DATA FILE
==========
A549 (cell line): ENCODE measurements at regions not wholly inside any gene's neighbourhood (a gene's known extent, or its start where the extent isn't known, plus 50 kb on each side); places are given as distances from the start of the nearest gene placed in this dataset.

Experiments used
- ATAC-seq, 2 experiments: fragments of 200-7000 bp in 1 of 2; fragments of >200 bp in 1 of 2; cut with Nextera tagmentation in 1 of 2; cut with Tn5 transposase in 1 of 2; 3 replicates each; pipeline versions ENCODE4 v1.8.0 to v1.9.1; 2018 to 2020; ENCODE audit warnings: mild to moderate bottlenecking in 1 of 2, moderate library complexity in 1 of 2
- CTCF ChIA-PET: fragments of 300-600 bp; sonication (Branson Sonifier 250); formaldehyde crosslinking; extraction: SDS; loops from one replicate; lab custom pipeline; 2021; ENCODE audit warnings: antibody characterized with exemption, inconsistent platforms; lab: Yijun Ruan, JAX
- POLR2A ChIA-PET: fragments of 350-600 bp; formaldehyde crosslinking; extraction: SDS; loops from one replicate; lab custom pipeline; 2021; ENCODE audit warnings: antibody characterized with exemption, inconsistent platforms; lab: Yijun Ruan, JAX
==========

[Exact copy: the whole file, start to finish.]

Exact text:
A549 (cell line): ENCODE measurements at regions not wholly inside any gene's neighbourhood (a gene's known extent, or its start where the extent isn't known, plus 50 kb on each side); places are given as distances from the start of the nearest gene placed in this dataset.

Experiments used
- ATAC-seq, 2 experiments: fragments of 200-7000 bp in 1 of 2; fragments of >200 bp in 1 of 2; cut with Nextera tagmentation in 1 of 2; cut with Tn5 transposase in 1 of 2; 3 replicates each; pipeline versions ENCODE4 v1.8.0 to v1.9.1; 2018 to 2020; ENCODE audit warnings: mild to moderate bottlenecking in 1 of 2, moderate library complexity in 1 of 2
- CTCF ChIA-PET: fragments of 300-600 bp; sonication (Branson Sonifier 250); formaldehyde crosslinking; extraction: SDS; loops from one replicate; lab custom pipeline; 2021; ENCODE audit warnings: antibody characterized with exemption, inconsistent platforms; lab: Yijun Ruan, JAX
- POLR2A ChIA-PET: fragments of 350-600 bp; formaldehyde crosslinking; extraction: SDS; loops from one replicate; lab custom pipeline; 2021; ENCODE audit warnings: antibody characterized with exemption, inconsistent platforms; lab: Yijun Ruan, JAX